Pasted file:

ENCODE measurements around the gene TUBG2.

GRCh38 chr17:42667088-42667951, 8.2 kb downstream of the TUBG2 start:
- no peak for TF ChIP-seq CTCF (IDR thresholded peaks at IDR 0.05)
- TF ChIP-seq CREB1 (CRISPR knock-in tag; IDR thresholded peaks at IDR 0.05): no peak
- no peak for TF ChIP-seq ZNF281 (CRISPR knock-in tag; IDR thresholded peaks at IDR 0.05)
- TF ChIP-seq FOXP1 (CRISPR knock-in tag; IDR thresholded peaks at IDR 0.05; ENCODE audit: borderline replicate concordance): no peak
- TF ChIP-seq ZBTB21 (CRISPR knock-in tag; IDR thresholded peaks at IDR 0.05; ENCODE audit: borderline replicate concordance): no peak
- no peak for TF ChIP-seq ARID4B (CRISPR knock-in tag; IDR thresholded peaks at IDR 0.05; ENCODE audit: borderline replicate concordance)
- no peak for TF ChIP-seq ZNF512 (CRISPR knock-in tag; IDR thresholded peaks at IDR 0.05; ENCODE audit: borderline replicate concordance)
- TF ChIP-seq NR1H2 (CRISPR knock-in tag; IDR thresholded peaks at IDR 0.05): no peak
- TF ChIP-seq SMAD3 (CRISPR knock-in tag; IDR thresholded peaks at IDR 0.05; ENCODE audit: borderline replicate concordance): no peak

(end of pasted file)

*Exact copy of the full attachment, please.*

ENCODE measurements around the gene TUBG2.

GRCh38 chr17:42667088-42667951, 8.2 kb downstream of the TUBG2 start:
- no peak for TF ChIP-seq CTCF (IDR thresholded peaks at IDR 0.05)
- TF ChIP-seq CREB1 (CRISPR knock-in tag; IDR thresholded peaks at IDR 0.05): no peak
- no peak for TF ChIP-seq ZNF281 (CRISPR knock-in tag; IDR thresholded peaks at IDR 0.05)
- TF ChIP-seq FOXP1 (CRISPR knock-in tag; IDR thresholded peaks at IDR 0.05; ENCODE audit: borderline replicate concordance): no peak
- TF ChIP-seq ZBTB21 (CRISPR knock-in tag; IDR thresholded peaks at IDR 0.05; ENCODE audit: borderline replicate concordance): no peak
- no peak for TF ChIP-seq ARID4B (CRISPR knock-in tag; IDR thresholded peaks at IDR 0.05; ENCODE audit: borderline replicate concordance)
- no peak for TF ChIP-seq ZNF512 (CRISPR knock-in tag; IDR thresholded peaks at IDR 0.05; ENCODE audit: borderline replicate concordance)
- TF ChIP-seq NR1H2 (CRISPR knock-in tag; IDR thresholded peaks at IDR 0.05): no peak
- TF ChIP-seq SMAD3 (CRISPR knock-in tag; IDR thresholded peaks at IDR 0.05; ENCODE audit: borderline replicate concordance): no peak